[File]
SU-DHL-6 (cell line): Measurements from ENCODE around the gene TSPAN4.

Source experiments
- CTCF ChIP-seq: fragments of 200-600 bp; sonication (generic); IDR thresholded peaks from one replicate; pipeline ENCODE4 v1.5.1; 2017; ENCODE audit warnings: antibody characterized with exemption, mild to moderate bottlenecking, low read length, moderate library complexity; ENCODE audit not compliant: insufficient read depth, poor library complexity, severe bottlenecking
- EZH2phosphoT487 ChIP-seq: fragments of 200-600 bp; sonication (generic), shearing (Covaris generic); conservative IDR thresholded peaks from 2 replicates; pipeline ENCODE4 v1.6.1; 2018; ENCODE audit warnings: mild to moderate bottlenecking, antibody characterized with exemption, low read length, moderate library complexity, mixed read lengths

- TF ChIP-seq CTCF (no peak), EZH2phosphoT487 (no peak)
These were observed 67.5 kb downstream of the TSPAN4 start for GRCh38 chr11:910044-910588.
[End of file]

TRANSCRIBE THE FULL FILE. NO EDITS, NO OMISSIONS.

SU-DHL-6 (cell line): Measurements from ENCODE around the gene TSPAN4.

Source experiments
- CTCF ChIP-seq: fragments of 200-600 bp; sonication (generic); IDR thresholded peaks from one replicate; pipeline ENCODE4 v1.5.1; 2017; ENCODE audit warnings: antibody characterized with exemption, mild to moderate bottlenecking, low read length, moderate library complexity; ENCODE audit not compliant: insufficient read depth, poor library complexity, severe bottlenecking
- EZH2phosphoT487 ChIP-seq: fragments of 200-600 bp; sonication (generic), shearing (Covaris generic); conservative IDR thresholded peaks from 2 replicates; pipeline ENCODE4 v1.6.1; 2018; ENCODE audit warnings: mild to moderate bottlenecking, antibody characterized with exemption, low read length, moderate library complexity, mixed read lengths

- TF ChIP-seq CTCF (no peak), EZH2phosphoT487 (no peak)
These were observed 67.5 kb downstream of the TSPAN4 start for GRCh38 chr11:910044-910588.